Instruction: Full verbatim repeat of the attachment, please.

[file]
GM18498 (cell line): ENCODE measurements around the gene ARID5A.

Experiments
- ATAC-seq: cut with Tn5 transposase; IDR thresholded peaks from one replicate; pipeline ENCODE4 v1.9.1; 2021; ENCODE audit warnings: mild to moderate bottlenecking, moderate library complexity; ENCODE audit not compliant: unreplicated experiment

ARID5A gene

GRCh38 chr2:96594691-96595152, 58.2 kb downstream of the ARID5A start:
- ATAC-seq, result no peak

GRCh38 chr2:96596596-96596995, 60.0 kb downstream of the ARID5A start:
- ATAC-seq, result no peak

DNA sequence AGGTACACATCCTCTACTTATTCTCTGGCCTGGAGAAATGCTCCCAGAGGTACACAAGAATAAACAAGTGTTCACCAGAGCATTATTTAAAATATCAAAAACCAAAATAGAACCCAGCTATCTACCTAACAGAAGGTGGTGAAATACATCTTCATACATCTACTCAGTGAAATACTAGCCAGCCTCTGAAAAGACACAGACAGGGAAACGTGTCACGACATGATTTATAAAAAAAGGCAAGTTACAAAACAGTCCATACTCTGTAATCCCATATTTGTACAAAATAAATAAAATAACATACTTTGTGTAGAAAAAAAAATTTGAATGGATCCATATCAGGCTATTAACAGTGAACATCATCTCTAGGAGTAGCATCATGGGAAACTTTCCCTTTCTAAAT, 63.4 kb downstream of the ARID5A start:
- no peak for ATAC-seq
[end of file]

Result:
GM18498 (cell line): ENCODE measurements around the gene ARID5A.

Experiments
- ATAC-seq: cut with Tn5 transposase; IDR thresholded peaks from one replicate; pipeline ENCODE4 v1.9.1; 2021; ENCODE audit warnings: mild to moderate bottlenecking, moderate library complexity; ENCODE audit not compliant: unreplicated experiment

ARID5A gene

GRCh38 chr2:96594691-96595152, 58.2 kb downstream of the ARID5A start:
- ATAC-seq, result no peak

GRCh38 chr2:96596596-96596995, 60.0 kb downstream of the ARID5A start:
- ATAC-seq, result no peak

DNA sequence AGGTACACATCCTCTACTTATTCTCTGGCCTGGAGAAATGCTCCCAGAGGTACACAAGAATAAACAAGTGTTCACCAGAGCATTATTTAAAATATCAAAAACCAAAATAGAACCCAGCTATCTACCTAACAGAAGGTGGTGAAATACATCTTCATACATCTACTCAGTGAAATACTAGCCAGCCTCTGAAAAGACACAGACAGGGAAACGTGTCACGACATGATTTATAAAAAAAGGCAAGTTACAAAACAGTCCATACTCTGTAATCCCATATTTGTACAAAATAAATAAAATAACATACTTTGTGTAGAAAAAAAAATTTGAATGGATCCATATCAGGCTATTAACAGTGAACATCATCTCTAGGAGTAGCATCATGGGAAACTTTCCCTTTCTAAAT, 63.4 kb downstream of the ARID5A start:
- no peak for ATAC-seq